“U.S. agriculture is at a crossroads: continue the polluting, soil-depleting industrialized farming methods of the past, or invest in modern practices of the future,” so says the Union of Concerned Scientists (UCS).
And what are those “modern practices?” The UCS explains that the four key healthy farm practices that would “modernize agriculture” to meet today’s challenges are:
• “Operating farms as part of the natural landscape, preserving uncultivated areas that can harbor beneficial wildlife, actually reduce farmers’ costs and reduce water pollution;
• “Growing and rotating a wider variety of crops, which can increase yields while reducing the need for chemical pesticides and synthetic fertilizers;
• “Reintegrating livestock and crops, reducing the problem of manure waste and enhancing soil fertility; and
• “Growing cover crops to prevent erosion, reduce weeds, capture and hold nutrients in the soil, and protect farmers against drought.”
Those four points sound like reverting back to agriculture of the 1950s rather than farming of the 21st century. Of the four, the cover crops concept is one that has the most utility and potential for high-volume agricultural production practices.
If family farms were to follow these practices, then a large percentage of the world’s population would starve. Claiming food is grown by “industrialized farming” is the biggest lie that these activist “scientists” use to claim farmers are the henchmen of agribusiness corporations. Family-owned farms grow U.S. crops.
To those 95 percent of farmers who grow crops the “conventional way,” with modern scientific inputs, the ranting of the UCS has to be like fingernails scrapping on a chalk board.
The claim that today’s modern farming is killing the earth, plays well with consumers because it is coming from a group with a name that inspires trust—the Union of Concerned Scientists. The promoted assumption is that these people should be trusted because this union of scientists broke away from being bought and paid to lie about scientific discoveries harming the world.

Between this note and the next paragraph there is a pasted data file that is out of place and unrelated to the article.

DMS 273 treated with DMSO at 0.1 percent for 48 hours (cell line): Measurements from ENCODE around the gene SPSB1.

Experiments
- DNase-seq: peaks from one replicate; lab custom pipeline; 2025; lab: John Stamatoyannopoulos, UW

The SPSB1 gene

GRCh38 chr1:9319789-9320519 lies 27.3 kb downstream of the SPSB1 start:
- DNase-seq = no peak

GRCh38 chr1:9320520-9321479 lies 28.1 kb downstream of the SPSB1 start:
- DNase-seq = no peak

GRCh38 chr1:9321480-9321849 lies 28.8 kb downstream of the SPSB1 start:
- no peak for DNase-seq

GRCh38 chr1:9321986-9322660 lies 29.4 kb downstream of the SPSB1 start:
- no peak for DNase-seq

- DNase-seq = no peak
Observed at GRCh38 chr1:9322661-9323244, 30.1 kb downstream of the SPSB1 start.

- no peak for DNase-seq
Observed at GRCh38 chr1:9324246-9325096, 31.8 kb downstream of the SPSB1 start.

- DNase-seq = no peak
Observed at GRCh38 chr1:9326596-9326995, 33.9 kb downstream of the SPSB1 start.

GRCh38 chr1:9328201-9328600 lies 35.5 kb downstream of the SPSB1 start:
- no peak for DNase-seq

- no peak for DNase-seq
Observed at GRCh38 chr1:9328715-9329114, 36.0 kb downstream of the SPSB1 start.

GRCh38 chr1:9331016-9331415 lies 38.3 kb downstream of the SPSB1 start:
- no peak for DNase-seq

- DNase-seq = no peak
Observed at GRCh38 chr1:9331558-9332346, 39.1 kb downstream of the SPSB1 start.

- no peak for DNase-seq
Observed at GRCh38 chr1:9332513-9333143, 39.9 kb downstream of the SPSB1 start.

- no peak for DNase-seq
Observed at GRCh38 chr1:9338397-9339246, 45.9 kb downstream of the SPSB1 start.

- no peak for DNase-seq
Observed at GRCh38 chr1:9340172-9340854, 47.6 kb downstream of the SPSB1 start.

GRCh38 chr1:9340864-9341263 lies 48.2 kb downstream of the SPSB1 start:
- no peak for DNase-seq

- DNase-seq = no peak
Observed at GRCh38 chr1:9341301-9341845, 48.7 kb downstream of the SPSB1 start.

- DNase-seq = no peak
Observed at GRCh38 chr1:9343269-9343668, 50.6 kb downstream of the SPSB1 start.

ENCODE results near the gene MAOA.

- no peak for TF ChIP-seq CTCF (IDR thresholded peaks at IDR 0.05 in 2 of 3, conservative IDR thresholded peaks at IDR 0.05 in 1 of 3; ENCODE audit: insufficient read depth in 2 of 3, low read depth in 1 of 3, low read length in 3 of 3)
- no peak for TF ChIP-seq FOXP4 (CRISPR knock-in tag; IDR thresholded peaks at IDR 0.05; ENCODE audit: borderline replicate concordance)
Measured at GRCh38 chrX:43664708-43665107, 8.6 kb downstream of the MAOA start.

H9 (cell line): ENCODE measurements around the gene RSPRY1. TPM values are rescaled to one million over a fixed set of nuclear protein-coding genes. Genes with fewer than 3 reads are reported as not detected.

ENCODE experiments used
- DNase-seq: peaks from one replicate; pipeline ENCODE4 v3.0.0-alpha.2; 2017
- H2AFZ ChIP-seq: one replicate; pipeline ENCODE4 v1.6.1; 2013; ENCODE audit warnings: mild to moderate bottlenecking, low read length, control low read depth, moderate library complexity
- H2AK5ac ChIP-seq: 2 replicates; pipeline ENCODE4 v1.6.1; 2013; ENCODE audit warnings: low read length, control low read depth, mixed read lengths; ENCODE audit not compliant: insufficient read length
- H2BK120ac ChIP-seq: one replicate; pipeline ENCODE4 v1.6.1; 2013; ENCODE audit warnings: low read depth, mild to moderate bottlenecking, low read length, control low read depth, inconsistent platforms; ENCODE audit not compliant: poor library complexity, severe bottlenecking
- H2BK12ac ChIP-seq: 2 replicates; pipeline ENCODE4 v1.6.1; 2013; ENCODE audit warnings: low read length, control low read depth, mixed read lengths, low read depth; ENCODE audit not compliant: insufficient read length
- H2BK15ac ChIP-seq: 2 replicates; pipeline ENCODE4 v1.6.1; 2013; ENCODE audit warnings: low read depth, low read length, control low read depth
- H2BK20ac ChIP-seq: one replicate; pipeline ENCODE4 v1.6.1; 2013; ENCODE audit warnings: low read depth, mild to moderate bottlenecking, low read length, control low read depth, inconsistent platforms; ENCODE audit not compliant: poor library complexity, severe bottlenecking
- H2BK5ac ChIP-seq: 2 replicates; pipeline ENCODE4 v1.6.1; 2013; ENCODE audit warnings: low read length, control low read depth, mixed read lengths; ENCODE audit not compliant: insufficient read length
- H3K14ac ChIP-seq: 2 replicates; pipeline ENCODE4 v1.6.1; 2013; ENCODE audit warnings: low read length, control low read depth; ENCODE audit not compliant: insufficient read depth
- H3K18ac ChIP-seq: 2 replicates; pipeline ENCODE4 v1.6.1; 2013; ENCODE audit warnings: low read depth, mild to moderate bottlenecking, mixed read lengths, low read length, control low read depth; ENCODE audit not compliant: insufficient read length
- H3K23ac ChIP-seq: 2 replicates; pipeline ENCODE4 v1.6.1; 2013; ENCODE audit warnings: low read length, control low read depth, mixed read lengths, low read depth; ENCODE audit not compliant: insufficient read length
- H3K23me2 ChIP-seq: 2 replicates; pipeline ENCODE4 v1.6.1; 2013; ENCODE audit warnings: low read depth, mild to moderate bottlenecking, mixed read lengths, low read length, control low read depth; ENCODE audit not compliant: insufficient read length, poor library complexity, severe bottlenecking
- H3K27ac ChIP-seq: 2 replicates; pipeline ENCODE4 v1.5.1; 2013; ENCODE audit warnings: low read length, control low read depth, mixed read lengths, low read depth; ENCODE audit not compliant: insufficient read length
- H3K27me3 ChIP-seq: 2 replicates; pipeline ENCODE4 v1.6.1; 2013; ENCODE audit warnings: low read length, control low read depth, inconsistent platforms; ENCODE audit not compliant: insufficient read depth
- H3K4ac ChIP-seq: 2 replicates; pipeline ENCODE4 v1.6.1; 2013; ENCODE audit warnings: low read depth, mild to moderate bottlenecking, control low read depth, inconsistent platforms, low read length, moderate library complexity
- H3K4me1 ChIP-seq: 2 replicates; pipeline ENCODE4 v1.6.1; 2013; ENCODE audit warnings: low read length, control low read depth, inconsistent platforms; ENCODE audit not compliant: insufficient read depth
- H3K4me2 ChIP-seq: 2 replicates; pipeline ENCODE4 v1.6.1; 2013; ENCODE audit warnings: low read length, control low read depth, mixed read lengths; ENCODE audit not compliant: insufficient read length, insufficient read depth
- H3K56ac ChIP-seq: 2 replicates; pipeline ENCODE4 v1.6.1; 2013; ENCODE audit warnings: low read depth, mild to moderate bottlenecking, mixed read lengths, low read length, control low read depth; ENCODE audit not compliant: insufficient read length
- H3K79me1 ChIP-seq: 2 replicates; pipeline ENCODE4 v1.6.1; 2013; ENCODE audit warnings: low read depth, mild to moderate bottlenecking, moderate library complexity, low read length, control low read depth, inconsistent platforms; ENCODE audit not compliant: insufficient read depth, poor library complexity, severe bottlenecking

I totally disagree with almost all of what the co-authors of the UCS’s latest policy brief say. I’d never agree that the brief is a credible scientific look at what agriculture should be in the future or the damage that it is doing to the U.S. environment.
“Industrial agriculture sounded good in the 1950s, but it’s not serving us well in the twenty-first century,” said Doug Gurian-Sherman, senior scientist with UCS’s Food and Environment Program and co-author of the policy brief. “To meet the environmental, resource, and production challenges of the future, scientists, policy makers and farmers must work together to invest in a more sustainable kind of agriculture.”
“The Healthy Farm: A Vision for U.S. Agriculture,” is the full policy brief.
“The benefits of healthy farms make them a no-brainer,” said Margaret Mellon, senior scientist with UCS’s Food and Environment Program and another co-author. “Backed by science, these practices are productive and profitable, and ultimately benefit farmers, consumers, rural economies, and the environment. It’s a win-win.”
The UCS announced the policy brief comes as “Rep. Earl Blumenauer (D-Ore.) introduces the Balancing Food, Farm, and Environment Act, legislation to consolidate and fund conservation programs in the farm bill. And with debate on the farm bill expected this month, UCS is calling on the House and Senate agriculture committees to prioritize research and incentives to support healthy farm practices.”
Too bad the healthy farm practices of UCS are completely off base compared to reality and the needs of the average family farmer to stay in business without huge government subsidies.